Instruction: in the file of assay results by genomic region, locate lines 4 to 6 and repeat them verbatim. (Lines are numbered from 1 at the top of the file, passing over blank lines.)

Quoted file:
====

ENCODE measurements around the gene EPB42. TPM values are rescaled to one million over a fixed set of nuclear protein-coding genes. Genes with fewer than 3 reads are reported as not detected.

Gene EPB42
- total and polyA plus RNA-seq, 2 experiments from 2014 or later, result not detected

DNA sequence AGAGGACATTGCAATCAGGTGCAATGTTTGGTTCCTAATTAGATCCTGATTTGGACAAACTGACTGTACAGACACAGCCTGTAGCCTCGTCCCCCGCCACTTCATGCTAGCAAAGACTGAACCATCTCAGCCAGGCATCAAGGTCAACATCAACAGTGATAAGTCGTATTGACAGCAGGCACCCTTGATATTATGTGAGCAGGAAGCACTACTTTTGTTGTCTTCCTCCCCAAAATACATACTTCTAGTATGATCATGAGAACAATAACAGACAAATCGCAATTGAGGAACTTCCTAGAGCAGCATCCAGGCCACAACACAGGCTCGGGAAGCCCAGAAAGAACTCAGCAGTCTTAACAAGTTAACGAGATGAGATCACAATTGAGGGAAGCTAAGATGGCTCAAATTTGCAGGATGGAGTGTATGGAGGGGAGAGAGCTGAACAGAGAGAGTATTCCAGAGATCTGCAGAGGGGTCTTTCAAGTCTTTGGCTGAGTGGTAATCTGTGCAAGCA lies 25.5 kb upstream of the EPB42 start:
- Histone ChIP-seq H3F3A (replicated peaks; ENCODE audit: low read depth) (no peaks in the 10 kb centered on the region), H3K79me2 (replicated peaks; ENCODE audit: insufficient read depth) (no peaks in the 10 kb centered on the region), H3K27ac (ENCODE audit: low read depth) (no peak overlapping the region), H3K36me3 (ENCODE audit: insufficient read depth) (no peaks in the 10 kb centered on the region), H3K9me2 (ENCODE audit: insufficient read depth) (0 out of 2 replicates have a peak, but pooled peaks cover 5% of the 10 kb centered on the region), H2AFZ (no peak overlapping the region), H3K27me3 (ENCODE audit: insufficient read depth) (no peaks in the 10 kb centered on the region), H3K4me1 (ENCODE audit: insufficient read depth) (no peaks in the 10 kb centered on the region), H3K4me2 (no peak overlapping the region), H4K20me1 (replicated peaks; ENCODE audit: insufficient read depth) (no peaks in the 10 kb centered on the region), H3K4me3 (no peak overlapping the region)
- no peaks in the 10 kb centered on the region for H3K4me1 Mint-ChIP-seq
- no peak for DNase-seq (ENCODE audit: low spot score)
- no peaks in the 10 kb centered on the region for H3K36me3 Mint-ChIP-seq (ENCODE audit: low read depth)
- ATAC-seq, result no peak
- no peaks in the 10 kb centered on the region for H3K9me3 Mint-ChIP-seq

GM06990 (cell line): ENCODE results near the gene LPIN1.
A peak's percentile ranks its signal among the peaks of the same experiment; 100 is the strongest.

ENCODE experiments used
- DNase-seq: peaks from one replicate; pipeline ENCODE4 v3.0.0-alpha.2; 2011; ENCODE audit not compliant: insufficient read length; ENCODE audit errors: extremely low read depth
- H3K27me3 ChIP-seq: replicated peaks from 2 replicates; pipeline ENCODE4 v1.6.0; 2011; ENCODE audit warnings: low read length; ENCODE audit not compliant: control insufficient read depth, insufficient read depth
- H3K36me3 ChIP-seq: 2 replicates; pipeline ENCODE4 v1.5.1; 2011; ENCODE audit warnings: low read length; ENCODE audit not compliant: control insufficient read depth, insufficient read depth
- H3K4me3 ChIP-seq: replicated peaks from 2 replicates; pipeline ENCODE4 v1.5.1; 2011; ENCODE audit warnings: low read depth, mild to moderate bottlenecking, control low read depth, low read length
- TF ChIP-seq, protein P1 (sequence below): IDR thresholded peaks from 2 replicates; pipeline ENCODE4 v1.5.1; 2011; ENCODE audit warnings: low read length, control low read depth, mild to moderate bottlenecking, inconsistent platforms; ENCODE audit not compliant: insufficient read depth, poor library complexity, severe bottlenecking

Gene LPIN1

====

DNA sequence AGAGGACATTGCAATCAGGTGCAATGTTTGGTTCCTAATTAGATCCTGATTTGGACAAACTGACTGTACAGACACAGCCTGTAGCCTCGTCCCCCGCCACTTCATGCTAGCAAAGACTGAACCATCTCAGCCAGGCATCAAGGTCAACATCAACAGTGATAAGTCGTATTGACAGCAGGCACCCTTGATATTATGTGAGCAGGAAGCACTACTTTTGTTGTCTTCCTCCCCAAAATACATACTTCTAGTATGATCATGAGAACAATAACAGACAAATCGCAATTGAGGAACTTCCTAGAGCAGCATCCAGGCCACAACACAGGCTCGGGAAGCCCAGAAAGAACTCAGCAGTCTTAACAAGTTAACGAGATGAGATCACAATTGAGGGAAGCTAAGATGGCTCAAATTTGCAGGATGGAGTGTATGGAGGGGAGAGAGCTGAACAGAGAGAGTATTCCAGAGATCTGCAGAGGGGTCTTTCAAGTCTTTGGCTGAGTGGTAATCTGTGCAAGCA lies 25.5 kb upstream of the EPB42 start:
- Histone ChIP-seq H3F3A (replicated peaks; ENCODE audit: low read depth) (no peaks in the 10 kb centered on the region), H3K79me2 (replicated peaks; ENCODE audit: insufficient read depth) (no peaks in the 10 kb centered on the region), H3K27ac (ENCODE audit: low read depth) (no peak overlapping the region), H3K36me3 (ENCODE audit: insufficient read depth) (no peaks in the 10 kb centered on the region), H3K9me2 (ENCODE audit: insufficient read depth) (0 out of 2 replicates have a peak, but pooled peaks cover 5% of the 10 kb centered on the region), H2AFZ (no peak overlapping the region), H3K27me3 (ENCODE audit: insufficient read depth) (no peaks in the 10 kb centered on the region), H3K4me1 (ENCODE audit: insufficient read depth) (no peaks in the 10 kb centered on the region), H3K4me2 (no peak overlapping the region), H4K20me1 (replicated peaks; ENCODE audit: insufficient read depth) (no peaks in the 10 kb centered on the region), H3K4me3 (no peak overlapping the region)
- no peaks in the 10 kb centered on the region for H3K4me1 Mint-ChIP-seq